Mike Armstrong is an award-winning Keighley master baker with a big passion for baking. See facebook.com/bakermike001


WHETHER you call it panic buying or simply stockpiling, chances are you’ve thought about the supplies in your kitchen cupboards over the last few weeks.

As coronavirus hit, people have seen all hand sanitiser sell out. There is also the weirdness of a rush on loo rolls, and those seeking pain relief have found paracetamol suddenly in short supply along with pasta and long-life milk.

Having worked in retail for over 40 years I can only remember times like this in 1977 when we had the bread strikes.

Thankfully now the plague of locusts that rush into the supermarkets at 6am has settled down and those people who chose to bulk buy have now filled their kitchen cupboards and freezers, and are unable to fit any more in.

Most people do shop responsibly and all supermarkets now have limits on what you can buy; we are recovering well to keep up with the demand so our key workers fighting the disease will not face empty shelves when they try to shop.

My company like others have taken steps to open our stores to all NHS workers 30 minutes before opening time, along with the elders and vulnerable people.

Please remember there is plenty of food in the supply chain.

The issue we have seen is getting the lorries out of the distribution centres: getting that food right into the front line and on to our shelves has been very challenging, which is why we’ve seen some shortages. We have adapted well to this.

There is a billion pounds more food in people’s houses than there was a few weeks ago. So think on, make sure you eat it, and if you don’t, think about donating it to local food banks and the Salvation Army, because food parcels have shrunk in size with numbers of people going up.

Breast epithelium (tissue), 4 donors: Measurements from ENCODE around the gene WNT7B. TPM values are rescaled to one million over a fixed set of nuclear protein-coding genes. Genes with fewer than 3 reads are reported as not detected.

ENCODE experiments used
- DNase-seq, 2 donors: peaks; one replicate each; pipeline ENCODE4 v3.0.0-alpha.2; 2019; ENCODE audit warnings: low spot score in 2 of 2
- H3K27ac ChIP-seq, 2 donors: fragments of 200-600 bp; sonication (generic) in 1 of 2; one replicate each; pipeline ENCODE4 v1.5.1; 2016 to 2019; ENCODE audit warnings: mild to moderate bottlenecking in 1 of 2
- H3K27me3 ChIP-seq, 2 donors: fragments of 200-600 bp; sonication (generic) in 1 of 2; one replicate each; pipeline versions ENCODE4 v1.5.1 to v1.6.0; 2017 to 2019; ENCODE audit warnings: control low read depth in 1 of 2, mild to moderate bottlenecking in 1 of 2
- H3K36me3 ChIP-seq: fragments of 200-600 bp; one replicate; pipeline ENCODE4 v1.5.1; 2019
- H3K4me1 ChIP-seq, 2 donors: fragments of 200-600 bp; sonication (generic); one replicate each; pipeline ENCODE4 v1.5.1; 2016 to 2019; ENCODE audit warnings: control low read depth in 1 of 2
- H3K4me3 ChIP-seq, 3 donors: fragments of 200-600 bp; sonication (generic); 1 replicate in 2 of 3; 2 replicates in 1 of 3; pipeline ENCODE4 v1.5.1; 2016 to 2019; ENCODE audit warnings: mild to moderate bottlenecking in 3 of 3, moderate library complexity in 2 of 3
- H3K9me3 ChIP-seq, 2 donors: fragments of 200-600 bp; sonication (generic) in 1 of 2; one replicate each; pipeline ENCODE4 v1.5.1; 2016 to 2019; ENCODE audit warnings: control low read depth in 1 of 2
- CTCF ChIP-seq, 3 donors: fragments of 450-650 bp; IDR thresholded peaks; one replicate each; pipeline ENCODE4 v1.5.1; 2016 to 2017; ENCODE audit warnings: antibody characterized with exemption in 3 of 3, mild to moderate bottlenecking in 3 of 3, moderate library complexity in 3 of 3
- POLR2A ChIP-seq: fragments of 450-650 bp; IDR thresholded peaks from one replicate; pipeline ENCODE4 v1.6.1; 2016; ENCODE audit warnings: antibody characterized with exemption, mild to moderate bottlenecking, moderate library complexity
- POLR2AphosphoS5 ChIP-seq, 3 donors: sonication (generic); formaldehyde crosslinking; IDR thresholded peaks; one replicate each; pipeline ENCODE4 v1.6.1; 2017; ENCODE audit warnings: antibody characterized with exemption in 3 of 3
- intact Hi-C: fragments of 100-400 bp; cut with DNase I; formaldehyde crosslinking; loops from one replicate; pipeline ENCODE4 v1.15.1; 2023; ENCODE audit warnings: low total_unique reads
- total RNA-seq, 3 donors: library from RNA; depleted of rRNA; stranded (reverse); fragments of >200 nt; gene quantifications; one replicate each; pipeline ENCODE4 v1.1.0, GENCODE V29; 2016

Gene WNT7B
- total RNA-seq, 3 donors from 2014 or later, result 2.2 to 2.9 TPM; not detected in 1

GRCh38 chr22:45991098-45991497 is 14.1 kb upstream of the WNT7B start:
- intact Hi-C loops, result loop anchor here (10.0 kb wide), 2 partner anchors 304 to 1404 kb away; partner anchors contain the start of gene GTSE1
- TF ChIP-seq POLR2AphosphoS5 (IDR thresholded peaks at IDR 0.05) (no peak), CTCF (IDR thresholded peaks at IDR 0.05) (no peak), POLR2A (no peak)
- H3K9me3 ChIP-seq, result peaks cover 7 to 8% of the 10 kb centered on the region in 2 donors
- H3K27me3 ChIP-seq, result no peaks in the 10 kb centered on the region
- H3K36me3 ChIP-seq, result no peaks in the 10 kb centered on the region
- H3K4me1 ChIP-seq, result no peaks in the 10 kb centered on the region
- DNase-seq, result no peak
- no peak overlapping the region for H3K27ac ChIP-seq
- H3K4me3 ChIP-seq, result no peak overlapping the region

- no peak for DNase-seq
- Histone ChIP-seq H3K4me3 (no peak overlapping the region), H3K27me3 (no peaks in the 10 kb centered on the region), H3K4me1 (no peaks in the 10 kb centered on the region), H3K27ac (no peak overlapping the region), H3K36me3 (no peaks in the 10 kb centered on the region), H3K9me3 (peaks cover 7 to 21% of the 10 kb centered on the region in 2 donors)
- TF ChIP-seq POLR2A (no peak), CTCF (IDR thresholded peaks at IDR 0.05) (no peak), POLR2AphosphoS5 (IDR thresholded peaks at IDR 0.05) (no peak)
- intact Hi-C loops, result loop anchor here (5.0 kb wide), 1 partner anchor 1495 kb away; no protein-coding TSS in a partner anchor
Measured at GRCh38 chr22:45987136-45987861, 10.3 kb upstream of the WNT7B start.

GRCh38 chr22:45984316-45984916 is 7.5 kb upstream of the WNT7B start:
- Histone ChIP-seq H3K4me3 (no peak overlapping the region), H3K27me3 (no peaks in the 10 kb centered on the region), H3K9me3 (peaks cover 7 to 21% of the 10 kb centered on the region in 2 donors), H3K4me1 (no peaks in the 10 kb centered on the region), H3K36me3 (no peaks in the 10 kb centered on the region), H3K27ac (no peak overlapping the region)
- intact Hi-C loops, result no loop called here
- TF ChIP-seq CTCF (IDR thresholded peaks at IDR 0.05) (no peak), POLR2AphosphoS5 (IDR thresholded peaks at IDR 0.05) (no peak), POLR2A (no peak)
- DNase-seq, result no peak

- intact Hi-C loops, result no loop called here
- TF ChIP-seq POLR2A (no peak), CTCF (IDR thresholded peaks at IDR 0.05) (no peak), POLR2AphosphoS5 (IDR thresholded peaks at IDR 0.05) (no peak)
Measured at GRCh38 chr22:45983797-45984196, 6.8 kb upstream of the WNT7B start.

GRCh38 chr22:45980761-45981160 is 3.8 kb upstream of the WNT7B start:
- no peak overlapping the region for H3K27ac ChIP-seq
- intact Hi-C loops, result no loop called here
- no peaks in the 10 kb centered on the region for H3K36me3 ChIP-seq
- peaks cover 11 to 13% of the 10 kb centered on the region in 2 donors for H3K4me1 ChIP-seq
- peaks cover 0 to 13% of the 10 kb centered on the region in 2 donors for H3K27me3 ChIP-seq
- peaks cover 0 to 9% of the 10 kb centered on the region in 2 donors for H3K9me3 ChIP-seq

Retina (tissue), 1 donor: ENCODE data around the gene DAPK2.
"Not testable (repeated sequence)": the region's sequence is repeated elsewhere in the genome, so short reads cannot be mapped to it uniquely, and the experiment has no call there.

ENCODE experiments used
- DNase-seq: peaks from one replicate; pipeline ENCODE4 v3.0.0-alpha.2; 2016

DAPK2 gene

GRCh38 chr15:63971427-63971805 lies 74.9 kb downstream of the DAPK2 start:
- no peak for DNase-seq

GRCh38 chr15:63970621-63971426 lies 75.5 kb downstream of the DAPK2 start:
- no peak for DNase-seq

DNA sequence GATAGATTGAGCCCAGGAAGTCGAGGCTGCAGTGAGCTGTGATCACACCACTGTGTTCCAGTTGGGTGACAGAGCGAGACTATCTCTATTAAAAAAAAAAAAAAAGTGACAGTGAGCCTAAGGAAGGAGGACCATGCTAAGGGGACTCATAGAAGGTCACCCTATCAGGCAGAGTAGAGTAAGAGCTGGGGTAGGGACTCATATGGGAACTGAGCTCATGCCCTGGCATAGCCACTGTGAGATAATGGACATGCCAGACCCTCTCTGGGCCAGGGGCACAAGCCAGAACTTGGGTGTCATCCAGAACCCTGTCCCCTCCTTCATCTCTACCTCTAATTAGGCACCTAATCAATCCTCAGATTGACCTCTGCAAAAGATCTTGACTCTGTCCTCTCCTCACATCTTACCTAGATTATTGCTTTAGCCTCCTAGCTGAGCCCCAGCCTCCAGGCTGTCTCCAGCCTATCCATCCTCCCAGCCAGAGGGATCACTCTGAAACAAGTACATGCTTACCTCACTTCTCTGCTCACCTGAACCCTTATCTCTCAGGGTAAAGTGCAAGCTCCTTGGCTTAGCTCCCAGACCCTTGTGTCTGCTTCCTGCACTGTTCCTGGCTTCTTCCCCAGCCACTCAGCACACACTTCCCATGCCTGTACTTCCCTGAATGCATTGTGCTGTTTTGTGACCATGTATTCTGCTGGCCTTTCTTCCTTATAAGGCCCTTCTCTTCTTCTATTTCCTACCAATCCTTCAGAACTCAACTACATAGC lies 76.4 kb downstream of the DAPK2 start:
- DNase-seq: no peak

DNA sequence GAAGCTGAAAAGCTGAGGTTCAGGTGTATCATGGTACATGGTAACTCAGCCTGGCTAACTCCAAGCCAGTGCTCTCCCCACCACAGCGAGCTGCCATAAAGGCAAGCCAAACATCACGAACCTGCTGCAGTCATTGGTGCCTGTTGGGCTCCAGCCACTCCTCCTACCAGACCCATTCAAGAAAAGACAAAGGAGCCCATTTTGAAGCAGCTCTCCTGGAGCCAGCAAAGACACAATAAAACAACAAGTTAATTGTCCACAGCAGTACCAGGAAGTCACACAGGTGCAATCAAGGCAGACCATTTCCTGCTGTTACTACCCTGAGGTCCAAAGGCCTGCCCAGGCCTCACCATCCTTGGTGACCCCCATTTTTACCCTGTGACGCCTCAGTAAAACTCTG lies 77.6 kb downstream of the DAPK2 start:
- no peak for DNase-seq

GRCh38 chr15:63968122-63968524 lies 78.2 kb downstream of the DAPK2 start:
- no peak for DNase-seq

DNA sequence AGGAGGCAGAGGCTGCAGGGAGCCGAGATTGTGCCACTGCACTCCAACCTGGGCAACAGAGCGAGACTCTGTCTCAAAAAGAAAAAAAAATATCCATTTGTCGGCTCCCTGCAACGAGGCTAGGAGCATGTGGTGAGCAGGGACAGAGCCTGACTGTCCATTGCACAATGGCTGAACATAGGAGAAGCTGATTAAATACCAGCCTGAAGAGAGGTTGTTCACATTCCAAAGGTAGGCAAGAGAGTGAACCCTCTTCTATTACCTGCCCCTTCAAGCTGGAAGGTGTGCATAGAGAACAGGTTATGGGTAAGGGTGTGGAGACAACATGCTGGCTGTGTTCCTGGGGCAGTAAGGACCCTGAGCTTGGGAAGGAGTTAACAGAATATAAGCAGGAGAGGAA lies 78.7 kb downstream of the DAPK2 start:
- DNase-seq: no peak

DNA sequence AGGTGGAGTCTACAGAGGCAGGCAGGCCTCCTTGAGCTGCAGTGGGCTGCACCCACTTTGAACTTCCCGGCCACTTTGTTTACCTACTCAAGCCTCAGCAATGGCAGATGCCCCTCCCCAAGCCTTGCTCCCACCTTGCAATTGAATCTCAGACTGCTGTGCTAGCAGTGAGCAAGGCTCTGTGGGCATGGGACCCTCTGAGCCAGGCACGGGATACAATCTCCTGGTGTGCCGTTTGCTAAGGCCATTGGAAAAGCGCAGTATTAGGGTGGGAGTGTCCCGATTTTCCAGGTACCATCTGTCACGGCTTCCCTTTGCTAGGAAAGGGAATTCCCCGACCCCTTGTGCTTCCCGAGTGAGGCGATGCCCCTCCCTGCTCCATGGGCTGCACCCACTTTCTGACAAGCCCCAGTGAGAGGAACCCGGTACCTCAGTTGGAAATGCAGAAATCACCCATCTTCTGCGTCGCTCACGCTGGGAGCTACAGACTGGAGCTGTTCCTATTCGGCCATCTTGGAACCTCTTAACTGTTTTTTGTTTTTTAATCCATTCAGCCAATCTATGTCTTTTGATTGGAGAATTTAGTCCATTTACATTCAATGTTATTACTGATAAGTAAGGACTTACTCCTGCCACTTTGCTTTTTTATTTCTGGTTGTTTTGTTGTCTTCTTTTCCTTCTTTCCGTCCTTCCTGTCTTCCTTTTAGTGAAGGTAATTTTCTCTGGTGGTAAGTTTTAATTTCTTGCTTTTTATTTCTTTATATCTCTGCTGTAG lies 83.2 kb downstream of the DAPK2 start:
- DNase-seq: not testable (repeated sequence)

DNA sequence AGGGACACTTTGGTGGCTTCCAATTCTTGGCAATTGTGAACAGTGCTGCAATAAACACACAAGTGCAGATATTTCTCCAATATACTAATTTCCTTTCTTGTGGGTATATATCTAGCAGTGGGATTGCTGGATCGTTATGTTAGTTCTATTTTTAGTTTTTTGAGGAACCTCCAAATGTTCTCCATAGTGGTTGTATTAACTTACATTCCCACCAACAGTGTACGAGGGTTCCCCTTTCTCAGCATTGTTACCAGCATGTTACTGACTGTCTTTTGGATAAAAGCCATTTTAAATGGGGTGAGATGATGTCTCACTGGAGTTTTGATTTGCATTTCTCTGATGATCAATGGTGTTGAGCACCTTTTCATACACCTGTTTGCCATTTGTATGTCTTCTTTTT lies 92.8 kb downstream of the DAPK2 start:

Work from home if possible, the government says, but not in retail, public services and many more key roles: we all play an essential role in getting this county through the crisis.

We need your support, as we know your frustrations and anger when you shop and can’t find the items you want.

Please treat us all with courtesy and respect we deserve, which most people do through this stressful and difficult time as we are on the frontline everyday to help you.

Over the coming months I will be simplifying my recipes to adapt to store cupboard basics and appeal to bored children now on an extended holiday.

Stay safe and look out for the elders.

Store Cupboard Banana Loaf Recipe


100g/4oz butter or margarine, softened  175g/6oz caster sugar 2 eggs, beaten  3 overripe bananas, mashed (around 300g without the skins)  225g/8oz self-rising flour or plain flour with a teaspoon baking powder, sifted  1 teaspoon baking powder  2 tablespoons milk, or more if the batter is on the thickish side

Method    1. Lightly grease a 2lb loaf tin and line the base and sides with parchment paper.

2. Preheat the oven to 180c/Gas Mark 4.

3. Measure all the ingredients into a large mixing bowl and beat them all for around two minutes with a wooden spoon.

4. Spoon the mixture into the tin and level the surface.

5. Bake in the middle of the preheated oven for around one hour, until it is well-risen and golden brown. If you are unsure, a fine skewer inserted in the centre should come out cleanly, if the cake is ready.

6. Leave to cool in the tin for five minutes before turning out onto a wire rack to cool.

7. If you wish so, melt a little chocolate on top with a handful of crushed walnuts to make it extra special, or simply slice and spread on some butter. 

* Also try adding a handful of chocolate chips for the kids to the batter before baking.